Wind farm row on as firm seeks more time over titles

Wind turbines

Some of the wind turbines at the Lake Turkana Wind Power project in Loiyangalani, Marsabit County in June 2018.

Photo credit: File | AFP

The controversy surrounding the multibillion-shilling Lake Turkana Wind Power continues after the consortium returned to court seeking more time to regularise acquisition of 110,000 acres more to complete the project.

The company has erected 365 turbines for driving electric generators on 40,000 acres but cordoned off 150,000 acres, thereby denying residents of Laisamis access to grazing land and open space to perform communal circumcision rites.

The pastoralist community from Loiyangalani and Marsabit South in Laisamis lodged the suit in October 2013 to stop the wind power project on the grounds that a private investor irregularly acquired the 150,000 acres in Loiyangalani for the project.

Mr Mohamed Iltarakwa, Mr Konchale Jale, Mr Issa Gambare, Mr David Arakhole and Mr William Lengoyiap, the plaintiffs representing residents of Laisamis constituency and Karare ward of Marsabit County, said the community was not involved in the allocation of the land.

Court documents lodged by the residents indicate that the wind power project only requires 40,000 acres. The locals wonder how the now defunct Marsabit County Council allocated the project an extra 110,000 acres from the trust land.

Three-judge bench

Some five months ago, a three-judge bench in Meru nullified the title deeds to the land on which the Sh70 billion power development sits on the grounds that it was irregularly acquired.

Consequently, the judges granted the company one year to regularise the land documents, a period that is almost elapsing.

“Since the delivery of the judgment, there has been no visible or tangible action in complying with the existing laws, thus leaving the wind power firm in real threat that the titles will be cancelled and the land reverted to the community,” the consortium argued.

Titles cancellation

The judges had ruled that if the process was not completed in one year, the title deeds for the 310MW power producer stood automatically cancelled and the land reverted to the community.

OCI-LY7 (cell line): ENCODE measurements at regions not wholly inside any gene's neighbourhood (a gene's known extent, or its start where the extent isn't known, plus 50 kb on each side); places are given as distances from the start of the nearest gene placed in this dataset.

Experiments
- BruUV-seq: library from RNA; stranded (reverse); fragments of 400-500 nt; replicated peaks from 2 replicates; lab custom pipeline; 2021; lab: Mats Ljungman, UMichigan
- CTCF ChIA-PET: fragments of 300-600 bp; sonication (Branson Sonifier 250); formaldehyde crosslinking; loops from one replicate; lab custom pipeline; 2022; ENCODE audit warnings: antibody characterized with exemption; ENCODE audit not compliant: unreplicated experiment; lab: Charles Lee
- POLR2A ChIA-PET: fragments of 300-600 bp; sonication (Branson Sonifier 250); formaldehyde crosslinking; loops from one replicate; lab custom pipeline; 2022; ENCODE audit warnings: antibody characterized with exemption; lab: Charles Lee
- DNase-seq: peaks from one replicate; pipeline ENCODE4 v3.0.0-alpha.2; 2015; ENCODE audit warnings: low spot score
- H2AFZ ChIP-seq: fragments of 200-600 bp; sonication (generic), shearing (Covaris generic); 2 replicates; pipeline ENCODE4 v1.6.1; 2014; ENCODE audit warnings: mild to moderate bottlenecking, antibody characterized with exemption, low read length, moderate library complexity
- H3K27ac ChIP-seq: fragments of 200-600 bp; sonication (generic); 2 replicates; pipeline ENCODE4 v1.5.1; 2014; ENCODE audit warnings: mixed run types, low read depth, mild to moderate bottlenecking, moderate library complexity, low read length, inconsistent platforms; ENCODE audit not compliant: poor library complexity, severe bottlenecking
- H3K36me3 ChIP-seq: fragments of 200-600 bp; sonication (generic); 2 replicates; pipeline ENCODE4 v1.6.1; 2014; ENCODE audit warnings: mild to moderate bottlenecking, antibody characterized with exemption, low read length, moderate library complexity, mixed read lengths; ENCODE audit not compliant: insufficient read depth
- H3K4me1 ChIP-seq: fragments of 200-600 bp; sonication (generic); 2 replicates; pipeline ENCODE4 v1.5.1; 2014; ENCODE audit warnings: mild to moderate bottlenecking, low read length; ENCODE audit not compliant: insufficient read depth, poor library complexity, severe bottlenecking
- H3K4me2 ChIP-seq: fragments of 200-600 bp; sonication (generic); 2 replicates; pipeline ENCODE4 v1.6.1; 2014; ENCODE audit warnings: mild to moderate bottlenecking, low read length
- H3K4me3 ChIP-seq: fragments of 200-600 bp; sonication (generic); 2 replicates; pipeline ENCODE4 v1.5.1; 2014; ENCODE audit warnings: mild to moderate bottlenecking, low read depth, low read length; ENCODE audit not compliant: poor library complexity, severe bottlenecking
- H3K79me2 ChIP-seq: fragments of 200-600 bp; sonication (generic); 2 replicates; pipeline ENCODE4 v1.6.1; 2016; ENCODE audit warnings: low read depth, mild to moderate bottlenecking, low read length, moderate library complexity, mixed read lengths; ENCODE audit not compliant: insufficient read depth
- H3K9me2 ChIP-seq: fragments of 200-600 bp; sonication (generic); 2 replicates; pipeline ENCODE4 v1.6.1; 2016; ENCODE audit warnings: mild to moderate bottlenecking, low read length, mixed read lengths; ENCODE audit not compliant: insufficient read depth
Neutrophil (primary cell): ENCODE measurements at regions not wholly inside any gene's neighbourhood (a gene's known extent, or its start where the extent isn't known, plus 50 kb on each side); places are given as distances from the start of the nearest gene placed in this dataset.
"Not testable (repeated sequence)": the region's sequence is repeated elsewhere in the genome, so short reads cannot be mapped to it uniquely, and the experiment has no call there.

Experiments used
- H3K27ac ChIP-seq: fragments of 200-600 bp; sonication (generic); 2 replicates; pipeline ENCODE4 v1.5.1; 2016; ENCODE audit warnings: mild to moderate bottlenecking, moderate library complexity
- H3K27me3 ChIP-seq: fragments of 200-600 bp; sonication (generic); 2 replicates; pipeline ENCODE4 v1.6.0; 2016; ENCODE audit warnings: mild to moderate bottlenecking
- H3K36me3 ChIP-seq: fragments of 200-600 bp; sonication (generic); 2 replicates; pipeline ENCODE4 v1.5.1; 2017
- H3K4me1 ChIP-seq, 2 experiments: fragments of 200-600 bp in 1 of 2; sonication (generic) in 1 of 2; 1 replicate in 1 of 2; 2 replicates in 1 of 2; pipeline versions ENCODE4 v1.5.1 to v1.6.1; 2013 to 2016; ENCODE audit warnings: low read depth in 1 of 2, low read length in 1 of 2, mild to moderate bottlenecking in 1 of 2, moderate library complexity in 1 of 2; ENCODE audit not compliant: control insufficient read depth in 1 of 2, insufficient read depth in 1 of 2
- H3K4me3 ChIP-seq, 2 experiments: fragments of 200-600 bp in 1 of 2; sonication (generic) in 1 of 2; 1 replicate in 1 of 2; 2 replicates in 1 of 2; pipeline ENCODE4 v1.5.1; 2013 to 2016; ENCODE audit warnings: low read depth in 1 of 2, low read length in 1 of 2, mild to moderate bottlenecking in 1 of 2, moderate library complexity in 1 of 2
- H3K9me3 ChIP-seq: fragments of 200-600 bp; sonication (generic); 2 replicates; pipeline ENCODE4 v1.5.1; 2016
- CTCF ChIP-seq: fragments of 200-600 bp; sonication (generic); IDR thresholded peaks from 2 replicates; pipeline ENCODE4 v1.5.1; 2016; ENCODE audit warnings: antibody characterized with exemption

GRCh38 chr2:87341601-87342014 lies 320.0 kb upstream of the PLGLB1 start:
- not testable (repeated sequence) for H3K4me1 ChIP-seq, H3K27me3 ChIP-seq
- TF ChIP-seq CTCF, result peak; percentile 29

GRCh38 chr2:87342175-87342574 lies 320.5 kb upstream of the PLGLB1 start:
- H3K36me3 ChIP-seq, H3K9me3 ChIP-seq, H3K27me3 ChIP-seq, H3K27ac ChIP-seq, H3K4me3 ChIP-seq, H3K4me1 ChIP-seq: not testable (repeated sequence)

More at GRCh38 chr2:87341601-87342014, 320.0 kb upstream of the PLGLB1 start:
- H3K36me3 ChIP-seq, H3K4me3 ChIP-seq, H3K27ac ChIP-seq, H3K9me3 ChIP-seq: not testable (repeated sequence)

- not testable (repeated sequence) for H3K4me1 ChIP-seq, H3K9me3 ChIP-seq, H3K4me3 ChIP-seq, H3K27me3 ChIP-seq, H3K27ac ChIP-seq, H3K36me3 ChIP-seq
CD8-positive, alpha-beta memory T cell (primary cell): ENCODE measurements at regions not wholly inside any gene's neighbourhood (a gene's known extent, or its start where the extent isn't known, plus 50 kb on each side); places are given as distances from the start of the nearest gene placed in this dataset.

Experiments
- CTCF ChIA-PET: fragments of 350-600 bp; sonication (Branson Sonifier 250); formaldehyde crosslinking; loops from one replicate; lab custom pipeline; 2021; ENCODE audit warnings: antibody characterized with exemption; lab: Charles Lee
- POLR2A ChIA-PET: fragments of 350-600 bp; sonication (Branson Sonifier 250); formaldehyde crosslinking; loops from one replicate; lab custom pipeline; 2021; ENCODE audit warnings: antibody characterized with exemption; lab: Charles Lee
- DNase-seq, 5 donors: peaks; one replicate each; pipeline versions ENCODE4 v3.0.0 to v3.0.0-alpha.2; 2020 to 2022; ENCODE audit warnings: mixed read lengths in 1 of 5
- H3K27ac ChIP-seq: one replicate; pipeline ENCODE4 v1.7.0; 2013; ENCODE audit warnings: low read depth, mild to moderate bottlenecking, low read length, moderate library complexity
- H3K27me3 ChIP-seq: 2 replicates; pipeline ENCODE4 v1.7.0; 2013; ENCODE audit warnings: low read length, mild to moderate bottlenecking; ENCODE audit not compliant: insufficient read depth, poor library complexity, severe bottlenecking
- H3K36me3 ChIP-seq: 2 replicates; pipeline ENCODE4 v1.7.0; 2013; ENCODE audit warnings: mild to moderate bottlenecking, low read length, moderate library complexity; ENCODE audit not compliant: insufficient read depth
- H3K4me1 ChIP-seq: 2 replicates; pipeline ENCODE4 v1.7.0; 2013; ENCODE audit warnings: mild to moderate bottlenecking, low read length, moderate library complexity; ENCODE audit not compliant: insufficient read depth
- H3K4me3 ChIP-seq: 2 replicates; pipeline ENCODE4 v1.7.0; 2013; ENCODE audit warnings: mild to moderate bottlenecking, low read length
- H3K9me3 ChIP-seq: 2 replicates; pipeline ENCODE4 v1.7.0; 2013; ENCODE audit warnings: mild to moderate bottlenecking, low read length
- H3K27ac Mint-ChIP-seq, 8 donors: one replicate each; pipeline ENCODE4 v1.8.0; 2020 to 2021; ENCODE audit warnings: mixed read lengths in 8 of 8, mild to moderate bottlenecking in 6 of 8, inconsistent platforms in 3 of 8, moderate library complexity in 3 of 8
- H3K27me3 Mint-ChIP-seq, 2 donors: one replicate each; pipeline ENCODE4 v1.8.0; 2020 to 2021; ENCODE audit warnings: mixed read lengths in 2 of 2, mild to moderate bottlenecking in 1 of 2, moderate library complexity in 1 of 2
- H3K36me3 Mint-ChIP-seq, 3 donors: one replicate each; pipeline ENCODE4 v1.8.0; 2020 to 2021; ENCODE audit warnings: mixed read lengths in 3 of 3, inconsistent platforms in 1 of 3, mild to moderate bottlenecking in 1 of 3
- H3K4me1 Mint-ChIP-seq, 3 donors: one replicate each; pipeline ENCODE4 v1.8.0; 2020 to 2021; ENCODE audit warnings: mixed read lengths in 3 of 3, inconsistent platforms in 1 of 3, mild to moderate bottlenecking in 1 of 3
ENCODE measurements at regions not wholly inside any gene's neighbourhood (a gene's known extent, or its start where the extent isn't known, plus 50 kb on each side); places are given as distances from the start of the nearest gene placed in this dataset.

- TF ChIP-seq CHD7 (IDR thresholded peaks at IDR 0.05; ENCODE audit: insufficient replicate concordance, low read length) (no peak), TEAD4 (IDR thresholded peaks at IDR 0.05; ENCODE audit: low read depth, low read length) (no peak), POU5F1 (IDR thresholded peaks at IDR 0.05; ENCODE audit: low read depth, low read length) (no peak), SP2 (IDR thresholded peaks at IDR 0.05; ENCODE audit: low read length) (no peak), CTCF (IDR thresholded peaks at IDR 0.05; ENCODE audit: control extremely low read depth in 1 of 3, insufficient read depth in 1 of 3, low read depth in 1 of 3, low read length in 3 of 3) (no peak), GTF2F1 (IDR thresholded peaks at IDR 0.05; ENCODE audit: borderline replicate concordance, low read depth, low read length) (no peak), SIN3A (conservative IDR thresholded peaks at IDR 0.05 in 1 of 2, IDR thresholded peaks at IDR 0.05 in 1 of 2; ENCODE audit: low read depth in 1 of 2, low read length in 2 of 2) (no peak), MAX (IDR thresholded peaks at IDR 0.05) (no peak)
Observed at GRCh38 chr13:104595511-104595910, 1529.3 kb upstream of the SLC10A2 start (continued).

However, the project consortium argued that the process of converting the community land to privately owned property was complex and lengthy, as it required to be conducted within and across various communities, county and national levels of government.

Justices Peter Muchoki Njoroge, Yuvinalis Angima and Grace Kemei said the LTWP did not follow the law when it was allocated 150,000 acres of community land. They, however, gave the Marsabit County government, the Attorney-General, the Chief Land Registrar and the National Land Commission one year to regularise the process.

In a ruling delivered on Friday, Justice Njoroge directed LTWP to serve the application to all parties in the case within 14 days and set May 9 for directions on the hearing of the matter.

Mr Philippus Leferink, who describes himself as the promoter of the wind power project, said the project stood to suffer immense loss and damage unless the court grants more time to fast-track the process of regulasing the land documents.

Mr Leferink said the consortium had already developed, financed, built and is currently operating a 310 MW wind farm at a cost of Sh80.99 billion.

Energy needs

He further argued that the wind farm was a government of Kenya Vision 2030 project generating and selling clean, renewable wind energy and contributing about 17 per cent of Kenya’s energy needs.

“The country stands to suffer the loss and waste of invaluable investment as Lake Turkana Wind Power Project remains a critical source of Kenya’ low-cost renewable energy,” Mr Leferink said in a sworn affidavit.

The consortium stated that the cancellation of the titles would cause enormous and irreparable losses in that the power project remained a critical source of Kenya’s low-cost renewable energy.

 Upon completion, the government will generate an additional 300 megawatts of cheap wind power to the national grid and reduce the cost of electricity.

The mega project, Africa’s largest wind farm and single biggest investment by a private investor, is financed by the African Development Bank, Standard Bank of South Africa and Nedbank Capital of South Africa.

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